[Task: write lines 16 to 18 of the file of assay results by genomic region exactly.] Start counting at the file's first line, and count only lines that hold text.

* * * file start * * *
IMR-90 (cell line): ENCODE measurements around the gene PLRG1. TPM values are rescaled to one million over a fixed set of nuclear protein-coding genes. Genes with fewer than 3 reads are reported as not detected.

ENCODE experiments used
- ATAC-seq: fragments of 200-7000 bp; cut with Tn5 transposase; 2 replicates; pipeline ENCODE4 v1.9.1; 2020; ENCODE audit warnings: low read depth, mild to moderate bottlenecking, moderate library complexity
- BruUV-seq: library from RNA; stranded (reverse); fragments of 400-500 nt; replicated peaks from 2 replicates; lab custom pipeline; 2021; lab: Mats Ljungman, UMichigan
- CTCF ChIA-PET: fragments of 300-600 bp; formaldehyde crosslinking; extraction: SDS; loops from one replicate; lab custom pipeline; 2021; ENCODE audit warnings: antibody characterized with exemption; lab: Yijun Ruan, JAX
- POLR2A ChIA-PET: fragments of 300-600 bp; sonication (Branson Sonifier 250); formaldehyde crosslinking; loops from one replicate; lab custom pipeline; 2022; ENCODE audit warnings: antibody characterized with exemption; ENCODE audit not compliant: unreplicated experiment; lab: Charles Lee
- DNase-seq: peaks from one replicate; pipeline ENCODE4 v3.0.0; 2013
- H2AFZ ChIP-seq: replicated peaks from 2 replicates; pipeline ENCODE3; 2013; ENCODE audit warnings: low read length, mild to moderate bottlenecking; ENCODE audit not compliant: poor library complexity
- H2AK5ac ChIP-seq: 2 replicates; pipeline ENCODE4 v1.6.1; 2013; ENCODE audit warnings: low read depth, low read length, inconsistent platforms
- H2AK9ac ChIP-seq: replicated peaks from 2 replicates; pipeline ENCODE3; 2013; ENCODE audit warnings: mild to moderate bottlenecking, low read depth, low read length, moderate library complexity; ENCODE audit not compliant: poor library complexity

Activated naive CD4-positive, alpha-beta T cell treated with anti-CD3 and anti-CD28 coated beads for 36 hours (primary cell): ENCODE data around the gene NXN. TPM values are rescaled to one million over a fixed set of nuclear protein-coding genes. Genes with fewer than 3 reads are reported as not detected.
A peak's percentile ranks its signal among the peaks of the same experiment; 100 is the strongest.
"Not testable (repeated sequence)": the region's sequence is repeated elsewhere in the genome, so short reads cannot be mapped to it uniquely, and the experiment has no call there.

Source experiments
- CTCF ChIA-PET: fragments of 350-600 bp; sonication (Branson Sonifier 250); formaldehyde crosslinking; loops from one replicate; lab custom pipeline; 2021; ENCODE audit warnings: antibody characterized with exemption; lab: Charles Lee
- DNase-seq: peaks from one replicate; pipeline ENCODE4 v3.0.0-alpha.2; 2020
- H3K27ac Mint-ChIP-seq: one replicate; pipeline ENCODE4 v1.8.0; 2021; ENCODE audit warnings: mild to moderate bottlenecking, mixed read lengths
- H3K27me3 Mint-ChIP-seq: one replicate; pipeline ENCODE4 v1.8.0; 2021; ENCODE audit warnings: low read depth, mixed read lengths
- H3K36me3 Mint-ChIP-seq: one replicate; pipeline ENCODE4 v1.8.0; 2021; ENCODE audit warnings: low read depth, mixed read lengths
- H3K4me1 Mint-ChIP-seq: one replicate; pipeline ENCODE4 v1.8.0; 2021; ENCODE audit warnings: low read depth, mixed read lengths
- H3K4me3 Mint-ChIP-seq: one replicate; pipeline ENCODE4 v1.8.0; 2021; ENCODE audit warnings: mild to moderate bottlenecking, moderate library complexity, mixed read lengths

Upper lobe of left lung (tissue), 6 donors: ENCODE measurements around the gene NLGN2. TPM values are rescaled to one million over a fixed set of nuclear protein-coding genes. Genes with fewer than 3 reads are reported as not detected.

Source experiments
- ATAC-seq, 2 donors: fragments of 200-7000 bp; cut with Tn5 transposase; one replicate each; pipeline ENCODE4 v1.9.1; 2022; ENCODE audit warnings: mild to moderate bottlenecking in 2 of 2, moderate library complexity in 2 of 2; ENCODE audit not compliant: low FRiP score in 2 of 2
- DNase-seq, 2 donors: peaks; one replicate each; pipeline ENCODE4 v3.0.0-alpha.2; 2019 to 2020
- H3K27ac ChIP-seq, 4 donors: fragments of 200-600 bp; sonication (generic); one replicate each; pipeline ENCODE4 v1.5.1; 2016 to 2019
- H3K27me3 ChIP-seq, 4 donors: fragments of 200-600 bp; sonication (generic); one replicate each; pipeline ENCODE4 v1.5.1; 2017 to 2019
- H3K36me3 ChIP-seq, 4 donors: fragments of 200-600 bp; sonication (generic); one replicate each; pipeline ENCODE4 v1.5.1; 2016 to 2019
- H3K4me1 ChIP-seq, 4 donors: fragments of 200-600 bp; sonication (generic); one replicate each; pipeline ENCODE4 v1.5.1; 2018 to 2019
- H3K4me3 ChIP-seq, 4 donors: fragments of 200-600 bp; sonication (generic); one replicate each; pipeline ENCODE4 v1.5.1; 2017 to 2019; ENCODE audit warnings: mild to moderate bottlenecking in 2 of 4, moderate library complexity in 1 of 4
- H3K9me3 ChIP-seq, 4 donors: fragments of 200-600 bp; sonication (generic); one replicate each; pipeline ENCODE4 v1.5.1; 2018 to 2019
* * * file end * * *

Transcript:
- DNase-seq: peaks from one replicate; pipeline ENCODE4 v3.0.0-alpha.2; 2020
- H3K27ac Mint-ChIP-seq: one replicate; pipeline ENCODE4 v1.8.0; 2021; ENCODE audit warnings: mild to moderate bottlenecking, mixed read lengths
- H3K27me3 Mint-ChIP-seq: one replicate; pipeline ENCODE4 v1.8.0; 2021; ENCODE audit warnings: low read depth, mixed read lengths